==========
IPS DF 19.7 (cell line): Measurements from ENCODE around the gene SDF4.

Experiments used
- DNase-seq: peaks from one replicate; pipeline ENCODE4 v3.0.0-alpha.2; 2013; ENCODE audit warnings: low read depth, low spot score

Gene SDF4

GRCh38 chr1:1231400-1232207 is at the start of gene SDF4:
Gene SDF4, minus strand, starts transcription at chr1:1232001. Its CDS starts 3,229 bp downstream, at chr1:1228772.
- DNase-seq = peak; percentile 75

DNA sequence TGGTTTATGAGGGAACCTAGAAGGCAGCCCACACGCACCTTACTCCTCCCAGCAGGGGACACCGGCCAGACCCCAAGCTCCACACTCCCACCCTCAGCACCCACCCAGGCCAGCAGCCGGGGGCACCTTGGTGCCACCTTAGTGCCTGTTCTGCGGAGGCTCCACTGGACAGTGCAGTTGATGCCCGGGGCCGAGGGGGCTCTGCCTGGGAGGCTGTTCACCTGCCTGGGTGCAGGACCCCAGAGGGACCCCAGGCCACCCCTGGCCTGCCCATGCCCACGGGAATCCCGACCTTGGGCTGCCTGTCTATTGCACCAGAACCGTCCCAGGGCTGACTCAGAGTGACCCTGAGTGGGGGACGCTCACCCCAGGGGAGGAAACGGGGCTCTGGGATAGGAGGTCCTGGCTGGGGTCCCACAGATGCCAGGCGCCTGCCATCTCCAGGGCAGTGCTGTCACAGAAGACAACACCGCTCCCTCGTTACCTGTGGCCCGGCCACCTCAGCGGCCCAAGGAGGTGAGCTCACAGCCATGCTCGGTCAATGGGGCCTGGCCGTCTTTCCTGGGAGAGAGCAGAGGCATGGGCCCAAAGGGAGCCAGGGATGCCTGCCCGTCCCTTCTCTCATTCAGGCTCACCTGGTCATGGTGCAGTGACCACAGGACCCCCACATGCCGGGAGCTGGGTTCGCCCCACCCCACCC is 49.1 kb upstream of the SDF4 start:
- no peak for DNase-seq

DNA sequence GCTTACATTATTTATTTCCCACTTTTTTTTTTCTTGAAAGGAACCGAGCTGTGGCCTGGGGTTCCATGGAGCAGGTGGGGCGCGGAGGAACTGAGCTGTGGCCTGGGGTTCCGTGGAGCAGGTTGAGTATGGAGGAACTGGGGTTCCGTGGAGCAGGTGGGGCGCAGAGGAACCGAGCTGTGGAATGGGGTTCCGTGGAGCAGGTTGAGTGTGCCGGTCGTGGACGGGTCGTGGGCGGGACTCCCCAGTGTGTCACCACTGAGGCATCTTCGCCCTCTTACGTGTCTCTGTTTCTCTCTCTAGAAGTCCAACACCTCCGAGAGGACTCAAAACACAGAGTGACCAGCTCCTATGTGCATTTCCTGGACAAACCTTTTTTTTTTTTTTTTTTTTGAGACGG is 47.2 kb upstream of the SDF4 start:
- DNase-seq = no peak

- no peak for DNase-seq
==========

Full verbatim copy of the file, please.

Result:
IPS DF 19.7 (cell line): Measurements from ENCODE around the gene SDF4.

Experiments used
- DNase-seq: peaks from one replicate; pipeline ENCODE4 v3.0.0-alpha.2; 2013; ENCODE audit warnings: low read depth, low spot score

Gene SDF4

GRCh38 chr1:1231400-1232207 is at the start of gene SDF4:
Gene SDF4, minus strand, starts transcription at chr1:1232001. Its CDS starts 3,229 bp downstream, at chr1:1228772.
- DNase-seq = peak; percentile 75

DNA sequence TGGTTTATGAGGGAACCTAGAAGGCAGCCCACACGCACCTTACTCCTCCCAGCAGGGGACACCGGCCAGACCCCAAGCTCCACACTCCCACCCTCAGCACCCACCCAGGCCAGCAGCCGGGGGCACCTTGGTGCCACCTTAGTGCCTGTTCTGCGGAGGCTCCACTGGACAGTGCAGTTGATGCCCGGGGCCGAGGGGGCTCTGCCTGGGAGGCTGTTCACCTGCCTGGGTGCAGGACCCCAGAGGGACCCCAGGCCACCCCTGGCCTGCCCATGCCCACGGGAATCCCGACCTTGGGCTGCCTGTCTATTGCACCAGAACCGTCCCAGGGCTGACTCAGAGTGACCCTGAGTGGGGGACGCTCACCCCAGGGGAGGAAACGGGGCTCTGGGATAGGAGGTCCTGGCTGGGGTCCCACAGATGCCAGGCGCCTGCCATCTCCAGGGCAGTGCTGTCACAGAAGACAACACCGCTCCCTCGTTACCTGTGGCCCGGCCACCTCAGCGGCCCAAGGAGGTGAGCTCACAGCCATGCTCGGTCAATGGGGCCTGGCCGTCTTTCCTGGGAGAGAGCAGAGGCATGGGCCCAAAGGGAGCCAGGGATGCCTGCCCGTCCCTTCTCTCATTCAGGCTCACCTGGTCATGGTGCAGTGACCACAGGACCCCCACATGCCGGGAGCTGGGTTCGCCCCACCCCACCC is 49.1 kb upstream of the SDF4 start:
- no peak for DNase-seq

DNA sequence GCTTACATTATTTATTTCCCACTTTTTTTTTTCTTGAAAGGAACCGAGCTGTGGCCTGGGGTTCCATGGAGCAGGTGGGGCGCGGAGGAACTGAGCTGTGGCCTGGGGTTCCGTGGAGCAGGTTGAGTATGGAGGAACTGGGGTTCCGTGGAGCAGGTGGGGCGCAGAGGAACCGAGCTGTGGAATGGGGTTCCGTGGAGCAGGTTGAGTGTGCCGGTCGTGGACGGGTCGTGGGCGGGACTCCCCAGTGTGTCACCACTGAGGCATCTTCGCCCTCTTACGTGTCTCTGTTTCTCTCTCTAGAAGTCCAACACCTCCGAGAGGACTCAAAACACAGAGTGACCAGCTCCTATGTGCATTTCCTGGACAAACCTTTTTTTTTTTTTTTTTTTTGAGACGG is 47.2 kb upstream of the SDF4 start:
- DNase-seq = no peak

- no peak for DNase-seq